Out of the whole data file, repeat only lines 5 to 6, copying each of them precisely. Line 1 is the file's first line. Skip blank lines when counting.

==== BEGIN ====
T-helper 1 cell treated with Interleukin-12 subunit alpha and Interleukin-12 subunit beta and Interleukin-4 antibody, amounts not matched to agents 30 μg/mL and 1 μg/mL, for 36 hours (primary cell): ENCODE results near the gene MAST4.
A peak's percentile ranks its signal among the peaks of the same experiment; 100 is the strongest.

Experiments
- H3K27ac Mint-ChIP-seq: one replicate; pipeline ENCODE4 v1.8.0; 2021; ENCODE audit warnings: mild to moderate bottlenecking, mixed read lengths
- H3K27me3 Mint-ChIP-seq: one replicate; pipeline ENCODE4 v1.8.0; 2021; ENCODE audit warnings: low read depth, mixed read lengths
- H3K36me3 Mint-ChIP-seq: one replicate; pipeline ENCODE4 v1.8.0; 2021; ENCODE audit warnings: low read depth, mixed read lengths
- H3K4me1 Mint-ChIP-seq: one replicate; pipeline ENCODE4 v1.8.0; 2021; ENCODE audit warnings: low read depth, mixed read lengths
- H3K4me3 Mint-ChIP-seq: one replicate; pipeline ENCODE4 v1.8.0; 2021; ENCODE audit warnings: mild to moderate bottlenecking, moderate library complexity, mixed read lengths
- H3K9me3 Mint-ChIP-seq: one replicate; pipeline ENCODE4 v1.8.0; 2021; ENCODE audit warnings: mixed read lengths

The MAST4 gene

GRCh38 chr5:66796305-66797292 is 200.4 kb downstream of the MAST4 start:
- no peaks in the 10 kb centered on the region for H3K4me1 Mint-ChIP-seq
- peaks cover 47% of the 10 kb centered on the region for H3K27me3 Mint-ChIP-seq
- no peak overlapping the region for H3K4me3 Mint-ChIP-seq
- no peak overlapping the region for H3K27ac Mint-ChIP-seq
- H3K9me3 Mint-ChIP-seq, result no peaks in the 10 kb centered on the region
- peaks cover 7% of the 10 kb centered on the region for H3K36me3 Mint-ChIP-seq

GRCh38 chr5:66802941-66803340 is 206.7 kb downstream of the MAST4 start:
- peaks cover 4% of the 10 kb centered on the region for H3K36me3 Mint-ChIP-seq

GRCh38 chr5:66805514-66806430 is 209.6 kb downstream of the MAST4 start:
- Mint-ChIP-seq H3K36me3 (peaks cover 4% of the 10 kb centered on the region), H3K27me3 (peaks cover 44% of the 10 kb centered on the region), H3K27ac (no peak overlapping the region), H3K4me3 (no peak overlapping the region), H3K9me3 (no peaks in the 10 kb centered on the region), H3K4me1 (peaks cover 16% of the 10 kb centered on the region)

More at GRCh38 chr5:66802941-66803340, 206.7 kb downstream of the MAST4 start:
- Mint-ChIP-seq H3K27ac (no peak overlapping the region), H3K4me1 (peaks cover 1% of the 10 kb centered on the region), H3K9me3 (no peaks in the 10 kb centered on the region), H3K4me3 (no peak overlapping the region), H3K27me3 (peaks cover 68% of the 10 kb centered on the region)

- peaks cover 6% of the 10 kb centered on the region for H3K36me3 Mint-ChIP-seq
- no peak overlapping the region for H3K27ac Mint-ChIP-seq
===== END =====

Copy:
- H3K27me3 Mint-ChIP-seq: one replicate; pipeline ENCODE4 v1.8.0; 2021; ENCODE audit warnings: low read depth, mixed read lengths
- H3K36me3 Mint-ChIP-seq: one replicate; pipeline ENCODE4 v1.8.0; 2021; ENCODE audit warnings: low read depth, mixed read lengths